This year, Jasper has a number of editors and writers on the Spoleto scene in hot and humid Charleston, SC, bringing readers up-to-the-minute reviews and recommendations for how best to program your daytrips and overnighters to the Holy City for some of the best international art to come this way since, well, last year's festival. Also, in the great tradition of fringe festivals worldwide, Piccolo Spoleto also offers the opportunity to see works by both emerging and established artists, both local and from fields afar, for a ticket price that is often significantly less than the often-hefty priced Spoleto festival entrance fees.
A Streetcar Named Desire
Jasper's Picks for this year's festival included the Scottish Ballet's new interpretation of Tennessee Williams' classic Southern drama, A Streetcar Named Desire.
Set to a sultry score by Peter Salem, Scotland's national ballet company cast a spell over the audience at the College of Charleston's Sottile Theatre with an adaptation that was so engaging if was difficult to pay attention to the quality of the dancers' techniques. But when this reviewer could remember to cast a critical eye toward such important building blocks to a successful performance as feet articulation, port de bras, positioning, and execution, she found there was little lacking in the caliber of dancer this company brought to the stage.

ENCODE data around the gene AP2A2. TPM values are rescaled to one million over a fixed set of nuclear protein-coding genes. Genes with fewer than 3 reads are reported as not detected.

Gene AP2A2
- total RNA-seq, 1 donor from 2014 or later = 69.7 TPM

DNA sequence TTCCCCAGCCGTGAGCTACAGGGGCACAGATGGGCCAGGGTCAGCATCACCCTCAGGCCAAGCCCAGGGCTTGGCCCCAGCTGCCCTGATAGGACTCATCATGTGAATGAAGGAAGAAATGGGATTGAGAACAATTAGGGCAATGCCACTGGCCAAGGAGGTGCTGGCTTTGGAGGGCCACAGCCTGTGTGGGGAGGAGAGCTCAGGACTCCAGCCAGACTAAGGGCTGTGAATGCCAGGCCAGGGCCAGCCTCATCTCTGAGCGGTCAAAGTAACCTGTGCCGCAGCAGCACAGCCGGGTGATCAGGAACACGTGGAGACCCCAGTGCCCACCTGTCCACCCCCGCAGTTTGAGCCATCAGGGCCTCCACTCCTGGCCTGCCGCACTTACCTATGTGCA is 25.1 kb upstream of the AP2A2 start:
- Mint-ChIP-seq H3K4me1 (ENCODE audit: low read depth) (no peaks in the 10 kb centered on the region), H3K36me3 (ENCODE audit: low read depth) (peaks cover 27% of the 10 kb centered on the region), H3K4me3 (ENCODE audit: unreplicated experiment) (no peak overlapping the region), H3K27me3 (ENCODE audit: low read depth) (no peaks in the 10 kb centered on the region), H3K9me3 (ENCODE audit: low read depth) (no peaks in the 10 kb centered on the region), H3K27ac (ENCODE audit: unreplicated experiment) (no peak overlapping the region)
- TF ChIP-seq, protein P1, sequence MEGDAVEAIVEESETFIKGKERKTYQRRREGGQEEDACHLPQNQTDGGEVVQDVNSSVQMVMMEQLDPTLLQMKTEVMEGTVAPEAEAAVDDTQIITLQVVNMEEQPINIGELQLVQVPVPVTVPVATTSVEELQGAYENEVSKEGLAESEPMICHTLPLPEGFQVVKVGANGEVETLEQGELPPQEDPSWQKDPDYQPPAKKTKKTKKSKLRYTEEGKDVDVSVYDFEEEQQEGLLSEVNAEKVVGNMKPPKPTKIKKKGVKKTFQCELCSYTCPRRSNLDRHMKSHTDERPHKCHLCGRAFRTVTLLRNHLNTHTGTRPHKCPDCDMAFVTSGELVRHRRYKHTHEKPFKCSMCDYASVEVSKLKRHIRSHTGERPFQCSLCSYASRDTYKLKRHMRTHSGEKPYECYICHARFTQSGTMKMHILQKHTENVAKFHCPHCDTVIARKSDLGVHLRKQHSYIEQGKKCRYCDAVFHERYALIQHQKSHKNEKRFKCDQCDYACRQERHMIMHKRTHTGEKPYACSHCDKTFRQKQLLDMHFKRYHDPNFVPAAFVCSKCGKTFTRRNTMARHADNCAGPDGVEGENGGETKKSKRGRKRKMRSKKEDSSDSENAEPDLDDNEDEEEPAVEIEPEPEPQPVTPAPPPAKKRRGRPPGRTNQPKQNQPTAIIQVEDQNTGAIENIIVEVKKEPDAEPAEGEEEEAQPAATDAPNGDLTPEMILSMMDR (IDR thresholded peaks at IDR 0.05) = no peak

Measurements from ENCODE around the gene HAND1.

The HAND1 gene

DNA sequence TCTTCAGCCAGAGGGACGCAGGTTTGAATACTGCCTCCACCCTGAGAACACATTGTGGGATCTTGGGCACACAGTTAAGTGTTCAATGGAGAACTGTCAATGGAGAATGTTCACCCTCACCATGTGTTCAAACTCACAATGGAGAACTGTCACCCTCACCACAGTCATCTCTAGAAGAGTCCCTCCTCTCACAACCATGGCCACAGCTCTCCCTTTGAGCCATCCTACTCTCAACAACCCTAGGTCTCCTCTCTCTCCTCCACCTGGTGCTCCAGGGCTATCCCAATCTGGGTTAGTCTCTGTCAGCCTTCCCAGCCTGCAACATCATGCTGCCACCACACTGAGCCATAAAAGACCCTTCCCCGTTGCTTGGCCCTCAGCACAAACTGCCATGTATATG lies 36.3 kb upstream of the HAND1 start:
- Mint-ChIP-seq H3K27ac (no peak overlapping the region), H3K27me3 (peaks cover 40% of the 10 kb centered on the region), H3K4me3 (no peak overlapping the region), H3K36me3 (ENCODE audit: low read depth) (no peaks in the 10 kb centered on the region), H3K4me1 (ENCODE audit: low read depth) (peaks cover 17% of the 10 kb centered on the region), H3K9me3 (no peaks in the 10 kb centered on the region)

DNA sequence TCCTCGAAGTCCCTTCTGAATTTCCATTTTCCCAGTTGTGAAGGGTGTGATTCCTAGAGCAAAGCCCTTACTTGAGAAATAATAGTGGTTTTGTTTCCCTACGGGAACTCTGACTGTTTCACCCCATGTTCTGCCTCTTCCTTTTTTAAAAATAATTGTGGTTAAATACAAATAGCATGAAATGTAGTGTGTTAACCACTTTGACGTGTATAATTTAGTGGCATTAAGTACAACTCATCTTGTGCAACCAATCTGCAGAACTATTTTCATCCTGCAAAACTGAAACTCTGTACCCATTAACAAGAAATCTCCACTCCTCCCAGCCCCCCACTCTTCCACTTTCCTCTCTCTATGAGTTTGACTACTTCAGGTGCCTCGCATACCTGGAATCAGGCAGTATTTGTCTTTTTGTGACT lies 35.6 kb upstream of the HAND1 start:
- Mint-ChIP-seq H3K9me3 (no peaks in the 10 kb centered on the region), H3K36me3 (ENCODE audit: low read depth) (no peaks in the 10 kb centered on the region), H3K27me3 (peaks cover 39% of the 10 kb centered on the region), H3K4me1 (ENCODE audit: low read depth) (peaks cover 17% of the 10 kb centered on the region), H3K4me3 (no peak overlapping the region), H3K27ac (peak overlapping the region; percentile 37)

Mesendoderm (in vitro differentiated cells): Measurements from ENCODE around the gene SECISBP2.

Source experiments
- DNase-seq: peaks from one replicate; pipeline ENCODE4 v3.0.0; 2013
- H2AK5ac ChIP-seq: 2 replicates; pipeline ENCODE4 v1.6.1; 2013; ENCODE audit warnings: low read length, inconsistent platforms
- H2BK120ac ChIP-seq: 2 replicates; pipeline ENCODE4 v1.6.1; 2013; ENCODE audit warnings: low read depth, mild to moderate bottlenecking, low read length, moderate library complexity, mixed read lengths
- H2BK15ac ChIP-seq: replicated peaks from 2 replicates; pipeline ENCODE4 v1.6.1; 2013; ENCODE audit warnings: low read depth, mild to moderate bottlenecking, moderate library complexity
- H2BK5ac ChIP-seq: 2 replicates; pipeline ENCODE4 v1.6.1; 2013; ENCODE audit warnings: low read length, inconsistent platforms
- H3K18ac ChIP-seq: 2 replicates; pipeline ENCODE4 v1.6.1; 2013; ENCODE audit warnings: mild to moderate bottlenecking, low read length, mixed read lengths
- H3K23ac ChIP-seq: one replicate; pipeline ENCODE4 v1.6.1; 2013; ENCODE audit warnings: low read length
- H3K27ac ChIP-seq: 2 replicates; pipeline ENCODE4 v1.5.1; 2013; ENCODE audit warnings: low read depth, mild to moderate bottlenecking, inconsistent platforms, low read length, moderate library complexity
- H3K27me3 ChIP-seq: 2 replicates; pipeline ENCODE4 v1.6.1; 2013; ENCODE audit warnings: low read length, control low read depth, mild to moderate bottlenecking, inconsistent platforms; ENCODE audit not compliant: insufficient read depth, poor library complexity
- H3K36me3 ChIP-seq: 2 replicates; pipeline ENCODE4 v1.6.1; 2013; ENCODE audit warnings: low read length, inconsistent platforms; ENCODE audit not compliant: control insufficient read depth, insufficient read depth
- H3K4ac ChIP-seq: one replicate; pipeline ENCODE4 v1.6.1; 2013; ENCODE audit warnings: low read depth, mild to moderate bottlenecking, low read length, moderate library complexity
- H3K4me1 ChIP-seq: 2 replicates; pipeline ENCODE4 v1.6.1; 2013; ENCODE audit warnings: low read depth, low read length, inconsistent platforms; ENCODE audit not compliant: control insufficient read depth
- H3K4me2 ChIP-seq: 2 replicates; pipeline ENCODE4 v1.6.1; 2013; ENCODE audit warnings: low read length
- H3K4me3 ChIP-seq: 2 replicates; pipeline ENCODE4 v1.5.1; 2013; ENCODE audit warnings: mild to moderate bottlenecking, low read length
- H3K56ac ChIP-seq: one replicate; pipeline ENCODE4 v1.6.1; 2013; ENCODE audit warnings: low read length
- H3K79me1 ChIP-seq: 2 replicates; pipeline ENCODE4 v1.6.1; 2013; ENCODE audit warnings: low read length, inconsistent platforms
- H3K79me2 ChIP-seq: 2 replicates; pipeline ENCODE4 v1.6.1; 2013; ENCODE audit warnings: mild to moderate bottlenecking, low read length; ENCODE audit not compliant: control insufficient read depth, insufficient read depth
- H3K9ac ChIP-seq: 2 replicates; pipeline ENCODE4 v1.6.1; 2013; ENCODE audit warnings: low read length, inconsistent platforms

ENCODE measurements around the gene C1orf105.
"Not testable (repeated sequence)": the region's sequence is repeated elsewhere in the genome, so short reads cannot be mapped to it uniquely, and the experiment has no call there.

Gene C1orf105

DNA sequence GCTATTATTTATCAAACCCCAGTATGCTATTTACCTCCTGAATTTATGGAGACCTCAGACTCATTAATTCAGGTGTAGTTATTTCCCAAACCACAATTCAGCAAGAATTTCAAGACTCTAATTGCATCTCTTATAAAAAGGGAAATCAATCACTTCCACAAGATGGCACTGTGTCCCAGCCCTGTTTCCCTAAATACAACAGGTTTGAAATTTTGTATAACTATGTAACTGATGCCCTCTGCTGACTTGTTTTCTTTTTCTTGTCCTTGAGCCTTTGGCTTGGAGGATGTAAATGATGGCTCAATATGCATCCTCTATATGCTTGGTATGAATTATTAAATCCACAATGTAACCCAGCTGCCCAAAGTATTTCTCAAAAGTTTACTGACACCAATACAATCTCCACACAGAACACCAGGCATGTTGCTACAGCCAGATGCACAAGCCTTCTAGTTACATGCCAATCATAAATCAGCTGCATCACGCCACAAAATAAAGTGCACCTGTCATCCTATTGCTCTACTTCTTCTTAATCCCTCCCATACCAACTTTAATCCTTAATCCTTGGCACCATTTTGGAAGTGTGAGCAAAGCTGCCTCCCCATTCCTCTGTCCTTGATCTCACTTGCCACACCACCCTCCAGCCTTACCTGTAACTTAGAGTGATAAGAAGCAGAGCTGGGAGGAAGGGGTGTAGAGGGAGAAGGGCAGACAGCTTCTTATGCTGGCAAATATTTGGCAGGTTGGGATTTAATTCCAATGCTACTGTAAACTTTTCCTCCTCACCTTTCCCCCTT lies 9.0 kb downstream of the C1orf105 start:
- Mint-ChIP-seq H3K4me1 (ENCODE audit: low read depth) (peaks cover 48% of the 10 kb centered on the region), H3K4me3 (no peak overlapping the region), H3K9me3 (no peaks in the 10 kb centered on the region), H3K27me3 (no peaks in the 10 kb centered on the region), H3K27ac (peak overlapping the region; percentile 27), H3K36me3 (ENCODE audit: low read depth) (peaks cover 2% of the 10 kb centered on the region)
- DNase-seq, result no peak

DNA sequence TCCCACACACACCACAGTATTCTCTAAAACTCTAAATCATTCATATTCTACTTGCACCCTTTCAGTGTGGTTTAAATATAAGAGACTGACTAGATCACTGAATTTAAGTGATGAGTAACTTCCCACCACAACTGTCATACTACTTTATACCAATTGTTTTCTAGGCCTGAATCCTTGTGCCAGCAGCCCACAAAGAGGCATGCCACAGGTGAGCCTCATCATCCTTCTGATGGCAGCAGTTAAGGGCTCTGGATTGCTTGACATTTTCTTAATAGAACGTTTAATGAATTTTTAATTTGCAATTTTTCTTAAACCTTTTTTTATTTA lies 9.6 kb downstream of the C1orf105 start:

A minimalist set consisting primarily of clever lighting and rectangular boxes, some also lit, allowed for a fluidity that progressed the story of Blanche DuBois, her sister Stella, Stella's man Stanley, and the literally deconstructed Belle Reve plantation along at a surprisingly rapid pace. With the women costumed in silky chemises and the men in long pants and classic sitting-on-the-stoop-having-a-smoke-and-drinking-a-beer undershirts, and the Charleston humidity fresh on this viewer's bare shoulders, it was easy to be transported to the French Quarter of New Orleans, to find oneself listening for a distant and melancholy saxophone tune to drift by on the wind, to take a deep breath and find filé on the nose. Such was the success of the Scottish Ballet's authentic adaptation of this classic tale. - cb
Italy’s Carlo Colla and Sons Marionette Company charmed festival audiences with its production of Cinderella in 2010, and returned this year to share their performance of another classic fairy-tale, Sleeping Beauty.
With 165 meticulously handcrafted puppets and costuming and scenery stunningly hand-painted to complement the story, Eugenio Monti Colla recounts this tale of Aurora with her curses and blessings bestowed according to the original 1697 telling by Charles Perrault, The Sleeping Beauty in the Wood.
Truly a story for the ages, the performance leaves children mesmerized by the lively marionettes and the tale they weave, and adults enchanted by beauty and intricacy of the tiny actors, which are works of art in and of themselves. - cb
Coming Up -- Haley Sprankle writes about her love affair with Romeo and Juliet, Kyle Petersen writes about opera and chamber music, and Cindi Boiter writes about two Piccolo Spoleto events